Literature Reviewed for Leaders: Micro Resilience

Literature Reviewed for Leaders: Micro Resilience

School leaders are busy people. Our days are full. The pressure is great. The rewards are even greater.
Professional reading does not always make it into our daily routines. Leaders who are serious about continual growth lament the fact that they cannot read enough of the best stuff out there.
I want to give you the skinny on the professional reading that I am doing so that you can 1) Identify top priority ‘next-reads’  2) gain exposure to a wider selection of helpful texts and 3) Save time and money by passing on books that do not connect in the moment.

Here’s the ‘skinny':

The 411: Micro-Resilience: Minor Shifts for Major Boosts in Focus, Drive, and Energy. Bonnie St. John and Allen P. Haines, Center Street Publishing, New York, 2017.

My Tweet: To be the best leaders we can, we need strategies for interrupting our own fight/ flight/ freeze responses. #MicroResilience offers how-to’s that may transform your days at school. #thosekidsareOURKIDS @bonniestjohn

A Leader’s Take:  Our schools are multi-dimensional spaces with simultaneous demands on our presence and time.  This book does two things: 1) Convince you that multi-tasking is not the goal. We perform at high levels when our brains are dialed in on one thing and we are fully present. 2) Suggests concrete ways that you can refocus our brains, release stress, and build resilience. If you want win more daily battles with mental exhaustion and perform at higher levels, this text holds the keys!

One Take-Away:  I see this as a practical guide to trauma-informed leadership. Instead of being ruled by the primitive stress-response systems of our bodies, we have the ability to interrupt and reset our regulatory systems. “The good news is that we can rewire ourselves and essentially upgrade our human operating system to cope with the challenges we face” (90).

Your Next Move: Make the order. Dive in. Take on just one practice!

It Gets: 5 out of 5 apples.

When the Cable Guy Reminds You of Your Purpose

When the Cable Guy Reminds You of Your Purpose

As a first year teacher, I received a gargantuan assignment. Teach reading to 9th graders who are multiple grade-levels behind. Most were like 6 years below grade level (3rd grade readers). Because they were so behind, we had them in our classes for nearly half the school day. We taught them explicit reading strategies with high-interest text, and saw some fantastic growth.

Some of the students, though, were too beaten down by their own previous failures to try very hard. Several had such well developed avoidance tactics, that they rarely had to struggle with text. Some were just plain hard to deal with. A few, in my honest and deflated moments, I thought were virtually doomed. Without literacy skills or grit, I feared the world would eventually just swallow them up.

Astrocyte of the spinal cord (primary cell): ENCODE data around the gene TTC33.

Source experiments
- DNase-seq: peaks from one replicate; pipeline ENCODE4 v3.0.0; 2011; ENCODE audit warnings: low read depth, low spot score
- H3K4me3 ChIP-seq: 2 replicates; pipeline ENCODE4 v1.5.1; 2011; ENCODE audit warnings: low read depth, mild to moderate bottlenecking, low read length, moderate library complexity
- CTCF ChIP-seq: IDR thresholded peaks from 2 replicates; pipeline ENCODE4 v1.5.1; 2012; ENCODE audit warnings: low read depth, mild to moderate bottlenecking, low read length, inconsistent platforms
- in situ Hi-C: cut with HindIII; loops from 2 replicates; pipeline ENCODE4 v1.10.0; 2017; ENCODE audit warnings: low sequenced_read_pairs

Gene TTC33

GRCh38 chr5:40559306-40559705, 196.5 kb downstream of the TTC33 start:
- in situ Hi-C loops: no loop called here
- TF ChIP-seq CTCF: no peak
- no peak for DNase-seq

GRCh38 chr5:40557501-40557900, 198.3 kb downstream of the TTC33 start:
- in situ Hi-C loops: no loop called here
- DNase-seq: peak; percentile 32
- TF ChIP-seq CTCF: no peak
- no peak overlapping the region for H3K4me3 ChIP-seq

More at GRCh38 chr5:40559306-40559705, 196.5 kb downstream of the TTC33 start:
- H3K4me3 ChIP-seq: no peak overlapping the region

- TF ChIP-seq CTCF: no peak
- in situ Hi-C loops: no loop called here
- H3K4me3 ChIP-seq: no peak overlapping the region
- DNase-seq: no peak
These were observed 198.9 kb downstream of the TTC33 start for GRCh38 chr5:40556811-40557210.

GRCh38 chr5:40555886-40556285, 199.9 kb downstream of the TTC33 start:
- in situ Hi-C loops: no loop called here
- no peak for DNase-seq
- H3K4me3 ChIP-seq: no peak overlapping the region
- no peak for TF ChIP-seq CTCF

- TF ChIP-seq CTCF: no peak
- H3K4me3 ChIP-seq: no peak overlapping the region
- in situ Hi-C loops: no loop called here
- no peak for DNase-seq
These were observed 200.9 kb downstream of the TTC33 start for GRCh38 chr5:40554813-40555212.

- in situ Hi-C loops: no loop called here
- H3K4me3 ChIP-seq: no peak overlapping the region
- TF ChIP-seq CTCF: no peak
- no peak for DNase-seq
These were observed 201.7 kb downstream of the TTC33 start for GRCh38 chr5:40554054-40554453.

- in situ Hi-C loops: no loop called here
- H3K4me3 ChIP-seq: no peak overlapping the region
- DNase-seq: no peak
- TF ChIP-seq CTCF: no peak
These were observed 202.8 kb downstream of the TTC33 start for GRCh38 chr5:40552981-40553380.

V topped that list. V did some crazy things in my classroom to avoid work. One day, I asked him to leave the classroom, but he refused. As I walked towards him, he would run. He even hopped a few rows to stay away and incite a game of chase. His classmates were thrilled, elated by his courage to buck structure and authority. For a moment, he was a star. He just laughed when I called security to come get him.

V appeared completely apathetic when it came to school work. And I wanted to get to the bottom of the “why.

Being an ambitious, driven, concerned young teacher, I drove to his home for an official home visit. Perhaps I would discover new ways to reach this struggling student of mine. What I discovered, though, was less help and more empathy. Here’s why: His grandmother lay in the one bedroom apartment, on a hospital bed, adjacent the living room window. She we hurting, even moaning, and clearly in her last days. V’s father was angry with his son but lacked the English skills to communicate real concerns or explanation for his sons behavior. In a Cambodian dialect I couldn’t make sense of, he screamed at Voungtha, shaming him in my presence. Voungtha’s smirk from class was a world away.

“Where would he do his homework even if he wanted to?” I thought.
“Please encourage V to try hard in my class,” I said.
“What will become of this kid?” I wondered.
“His future is dim.” I projected.

***********************************************
It’s official now: the world did not swallow V up.

In fact, when my DSL installation technician arrived at my doorstep, he looked strikingly familiar. Within moments, I placed him. And for the next half hour, I questioned and praised him.

He made it.
V lives down the block for me and supports a family, including two young kids. He works hard during the day and counts it a privilege to have a job. Many of his friends don’t. He finished school on time (somehow) after being kicked out of our high school in two separate years.
He beat the odds.

That visit was good for my soul.
It reminded me that a) Growth and maturation is a process, often over years and years. b) I am no savior. I couldn’t even keep him in class. c) Moments of grace like these, are a gift. I am savoring it even now.